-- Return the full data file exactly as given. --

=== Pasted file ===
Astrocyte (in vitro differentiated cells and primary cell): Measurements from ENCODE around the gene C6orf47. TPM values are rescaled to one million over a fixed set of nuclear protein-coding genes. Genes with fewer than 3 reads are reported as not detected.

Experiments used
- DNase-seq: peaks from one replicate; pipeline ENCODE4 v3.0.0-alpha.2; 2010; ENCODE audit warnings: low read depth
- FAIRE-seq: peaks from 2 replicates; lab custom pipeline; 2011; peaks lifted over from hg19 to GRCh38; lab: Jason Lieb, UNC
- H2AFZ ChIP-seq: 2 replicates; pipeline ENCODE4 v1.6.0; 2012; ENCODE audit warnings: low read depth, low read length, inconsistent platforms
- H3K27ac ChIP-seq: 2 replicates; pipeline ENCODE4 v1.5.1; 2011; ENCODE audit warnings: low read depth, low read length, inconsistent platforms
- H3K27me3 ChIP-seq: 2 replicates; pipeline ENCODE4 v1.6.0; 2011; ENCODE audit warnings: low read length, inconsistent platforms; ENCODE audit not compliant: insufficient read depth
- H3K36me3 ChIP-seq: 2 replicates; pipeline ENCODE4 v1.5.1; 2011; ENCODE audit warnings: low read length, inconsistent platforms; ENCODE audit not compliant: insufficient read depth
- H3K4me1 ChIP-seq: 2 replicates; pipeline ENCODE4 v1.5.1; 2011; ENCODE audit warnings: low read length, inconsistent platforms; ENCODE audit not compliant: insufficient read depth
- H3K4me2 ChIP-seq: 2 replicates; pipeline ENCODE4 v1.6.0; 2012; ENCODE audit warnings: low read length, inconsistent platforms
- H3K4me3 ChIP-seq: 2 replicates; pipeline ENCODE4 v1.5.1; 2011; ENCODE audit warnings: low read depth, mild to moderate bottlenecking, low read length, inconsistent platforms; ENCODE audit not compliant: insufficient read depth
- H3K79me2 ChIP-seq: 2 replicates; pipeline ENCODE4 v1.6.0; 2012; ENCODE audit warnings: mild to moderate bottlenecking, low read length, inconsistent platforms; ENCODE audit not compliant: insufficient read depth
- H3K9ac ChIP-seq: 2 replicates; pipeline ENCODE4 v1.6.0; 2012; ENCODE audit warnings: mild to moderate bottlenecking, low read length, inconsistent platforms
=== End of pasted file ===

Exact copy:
Astrocyte (in vitro differentiated cells and primary cell): Measurements from ENCODE around the gene C6orf47. TPM values are rescaled to one million over a fixed set of nuclear protein-coding genes. Genes with fewer than 3 reads are reported as not detected.

Experiments used
- DNase-seq: peaks from one replicate; pipeline ENCODE4 v3.0.0-alpha.2; 2010; ENCODE audit warnings: low read depth
- FAIRE-seq: peaks from 2 replicates; lab custom pipeline; 2011; peaks lifted over from hg19 to GRCh38; lab: Jason Lieb, UNC
- H2AFZ ChIP-seq: 2 replicates; pipeline ENCODE4 v1.6.0; 2012; ENCODE audit warnings: low read depth, low read length, inconsistent platforms
- H3K27ac ChIP-seq: 2 replicates; pipeline ENCODE4 v1.5.1; 2011; ENCODE audit warnings: low read depth, low read length, inconsistent platforms
- H3K27me3 ChIP-seq: 2 replicates; pipeline ENCODE4 v1.6.0; 2011; ENCODE audit warnings: low read length, inconsistent platforms; ENCODE audit not compliant: insufficient read depth
- H3K36me3 ChIP-seq: 2 replicates; pipeline ENCODE4 v1.5.1; 2011; ENCODE audit warnings: low read length, inconsistent platforms; ENCODE audit not compliant: insufficient read depth
- H3K4me1 ChIP-seq: 2 replicates; pipeline ENCODE4 v1.5.1; 2011; ENCODE audit warnings: low read length, inconsistent platforms; ENCODE audit not compliant: insufficient read depth
- H3K4me2 ChIP-seq: 2 replicates; pipeline ENCODE4 v1.6.0; 2012; ENCODE audit warnings: low read length, inconsistent platforms
- H3K4me3 ChIP-seq: 2 replicates; pipeline ENCODE4 v1.5.1; 2011; ENCODE audit warnings: low read depth, mild to moderate bottlenecking, low read length, inconsistent platforms; ENCODE audit not compliant: insufficient read depth
- H3K79me2 ChIP-seq: 2 replicates; pipeline ENCODE4 v1.6.0; 2012; ENCODE audit warnings: mild to moderate bottlenecking, low read length, inconsistent platforms; ENCODE audit not compliant: insufficient read depth
- H3K9ac ChIP-seq: 2 replicates; pipeline ENCODE4 v1.6.0; 2012; ENCODE audit warnings: mild to moderate bottlenecking, low read length, inconsistent platforms